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There are three MAJOR differences:

1. Three zones
2. No lands
3. Persistent damage
 
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Damon Stone
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niftykracker wrote:

The game itself is a lot of fun, and the faction interactions are interesting. No two match-ups play alike, but some are not terribly suited to play others out of the box (Dwarves vs. Chaos = Dwarves Win). I look forward to the eventual organized play.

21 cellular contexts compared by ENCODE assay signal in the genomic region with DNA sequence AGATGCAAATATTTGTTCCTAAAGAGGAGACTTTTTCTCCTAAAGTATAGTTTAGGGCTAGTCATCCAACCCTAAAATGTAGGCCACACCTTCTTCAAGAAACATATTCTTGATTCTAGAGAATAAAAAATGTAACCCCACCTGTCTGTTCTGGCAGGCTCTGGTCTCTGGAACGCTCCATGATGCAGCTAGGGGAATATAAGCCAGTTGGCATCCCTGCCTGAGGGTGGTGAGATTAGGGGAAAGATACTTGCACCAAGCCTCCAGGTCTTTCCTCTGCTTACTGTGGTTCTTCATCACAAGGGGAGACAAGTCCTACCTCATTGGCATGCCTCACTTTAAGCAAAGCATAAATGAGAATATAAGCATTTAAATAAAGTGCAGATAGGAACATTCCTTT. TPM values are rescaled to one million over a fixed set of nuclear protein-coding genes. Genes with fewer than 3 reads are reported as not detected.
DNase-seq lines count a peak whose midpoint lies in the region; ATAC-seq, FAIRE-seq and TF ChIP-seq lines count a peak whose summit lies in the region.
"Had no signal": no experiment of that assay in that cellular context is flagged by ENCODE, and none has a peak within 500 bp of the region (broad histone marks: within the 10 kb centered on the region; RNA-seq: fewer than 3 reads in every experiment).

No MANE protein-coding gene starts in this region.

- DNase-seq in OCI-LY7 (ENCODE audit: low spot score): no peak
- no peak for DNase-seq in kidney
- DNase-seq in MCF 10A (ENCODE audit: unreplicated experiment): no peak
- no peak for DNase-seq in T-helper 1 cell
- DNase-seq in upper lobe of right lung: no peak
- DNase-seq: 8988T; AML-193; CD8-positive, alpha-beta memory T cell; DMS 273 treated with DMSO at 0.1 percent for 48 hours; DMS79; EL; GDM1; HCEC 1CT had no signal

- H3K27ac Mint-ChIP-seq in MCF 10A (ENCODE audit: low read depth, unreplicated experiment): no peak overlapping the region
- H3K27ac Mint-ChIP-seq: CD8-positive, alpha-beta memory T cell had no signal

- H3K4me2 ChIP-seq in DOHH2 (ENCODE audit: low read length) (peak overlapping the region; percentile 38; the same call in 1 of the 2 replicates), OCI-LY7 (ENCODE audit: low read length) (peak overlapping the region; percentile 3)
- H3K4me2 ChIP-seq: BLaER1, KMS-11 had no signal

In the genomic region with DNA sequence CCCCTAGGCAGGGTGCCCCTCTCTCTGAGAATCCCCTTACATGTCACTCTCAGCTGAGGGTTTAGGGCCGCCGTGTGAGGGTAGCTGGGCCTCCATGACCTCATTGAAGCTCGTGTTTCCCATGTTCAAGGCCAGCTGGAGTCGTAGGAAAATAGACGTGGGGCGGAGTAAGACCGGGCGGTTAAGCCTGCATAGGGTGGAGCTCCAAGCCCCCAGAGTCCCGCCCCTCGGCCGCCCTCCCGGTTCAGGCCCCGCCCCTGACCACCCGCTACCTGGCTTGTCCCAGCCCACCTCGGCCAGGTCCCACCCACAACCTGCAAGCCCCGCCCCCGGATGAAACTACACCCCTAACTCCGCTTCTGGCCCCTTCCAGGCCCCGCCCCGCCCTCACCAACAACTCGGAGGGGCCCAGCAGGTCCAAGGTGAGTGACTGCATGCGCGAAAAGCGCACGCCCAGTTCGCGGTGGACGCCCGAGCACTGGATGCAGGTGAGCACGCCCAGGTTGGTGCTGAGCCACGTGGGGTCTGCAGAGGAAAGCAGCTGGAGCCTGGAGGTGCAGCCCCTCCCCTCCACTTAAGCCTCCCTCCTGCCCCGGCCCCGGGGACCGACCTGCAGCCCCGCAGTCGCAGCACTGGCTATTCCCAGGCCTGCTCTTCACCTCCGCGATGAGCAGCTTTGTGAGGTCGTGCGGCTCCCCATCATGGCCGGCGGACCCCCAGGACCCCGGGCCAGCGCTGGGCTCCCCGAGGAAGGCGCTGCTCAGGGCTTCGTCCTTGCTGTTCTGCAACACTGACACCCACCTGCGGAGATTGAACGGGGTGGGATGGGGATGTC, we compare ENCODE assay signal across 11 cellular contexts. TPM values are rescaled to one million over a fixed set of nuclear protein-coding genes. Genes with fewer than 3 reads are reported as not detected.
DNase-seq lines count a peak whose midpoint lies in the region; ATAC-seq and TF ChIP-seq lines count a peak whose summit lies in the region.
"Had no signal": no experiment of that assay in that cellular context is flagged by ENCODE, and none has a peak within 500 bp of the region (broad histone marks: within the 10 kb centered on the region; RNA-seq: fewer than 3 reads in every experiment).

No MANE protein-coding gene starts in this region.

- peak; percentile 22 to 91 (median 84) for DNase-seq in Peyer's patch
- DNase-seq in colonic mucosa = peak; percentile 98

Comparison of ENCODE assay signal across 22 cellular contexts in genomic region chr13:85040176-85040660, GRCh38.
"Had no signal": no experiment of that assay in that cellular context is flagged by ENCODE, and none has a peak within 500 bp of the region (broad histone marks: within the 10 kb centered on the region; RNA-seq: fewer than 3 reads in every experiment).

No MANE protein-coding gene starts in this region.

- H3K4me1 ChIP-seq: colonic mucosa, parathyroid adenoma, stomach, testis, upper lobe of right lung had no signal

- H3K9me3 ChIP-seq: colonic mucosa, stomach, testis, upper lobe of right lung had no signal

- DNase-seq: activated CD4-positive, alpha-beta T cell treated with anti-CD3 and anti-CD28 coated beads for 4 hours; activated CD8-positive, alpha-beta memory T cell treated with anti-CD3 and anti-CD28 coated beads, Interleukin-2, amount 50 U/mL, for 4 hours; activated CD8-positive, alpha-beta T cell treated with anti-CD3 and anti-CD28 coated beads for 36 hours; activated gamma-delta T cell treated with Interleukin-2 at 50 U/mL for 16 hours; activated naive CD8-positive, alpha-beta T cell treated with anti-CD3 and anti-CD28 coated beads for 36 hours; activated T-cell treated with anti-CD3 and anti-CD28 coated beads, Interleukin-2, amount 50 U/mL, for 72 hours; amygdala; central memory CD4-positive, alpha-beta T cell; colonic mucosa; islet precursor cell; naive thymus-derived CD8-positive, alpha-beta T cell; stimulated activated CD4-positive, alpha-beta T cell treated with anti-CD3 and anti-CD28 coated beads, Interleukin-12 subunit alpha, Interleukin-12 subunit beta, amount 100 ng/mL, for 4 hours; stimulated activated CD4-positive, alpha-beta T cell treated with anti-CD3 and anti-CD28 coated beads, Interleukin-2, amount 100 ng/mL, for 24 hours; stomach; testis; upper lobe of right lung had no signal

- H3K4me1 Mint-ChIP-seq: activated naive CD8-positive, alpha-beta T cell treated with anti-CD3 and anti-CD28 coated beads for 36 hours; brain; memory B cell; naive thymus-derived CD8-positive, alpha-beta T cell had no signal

Chaos is a harder nut to crack, but Chaos vs. Dwarves != Dwarves Win. This match up requires a specific kind of "strategery" to pull out the win. One which if you have a background in M:TG may not be readily apparent, (not to say you won't but it will require contemplation since the faction does not line with a single color on Magic's wheel, but has elements of three or four of them). If you have a background in AGoT LCG, specifically Lannister you'll pick it out quickly and then it is just a matter of tweaking it a touch. (Hint, Lannister is the House with the most Gold and most Draw that wins games in a more indirect way than through massive military domination.)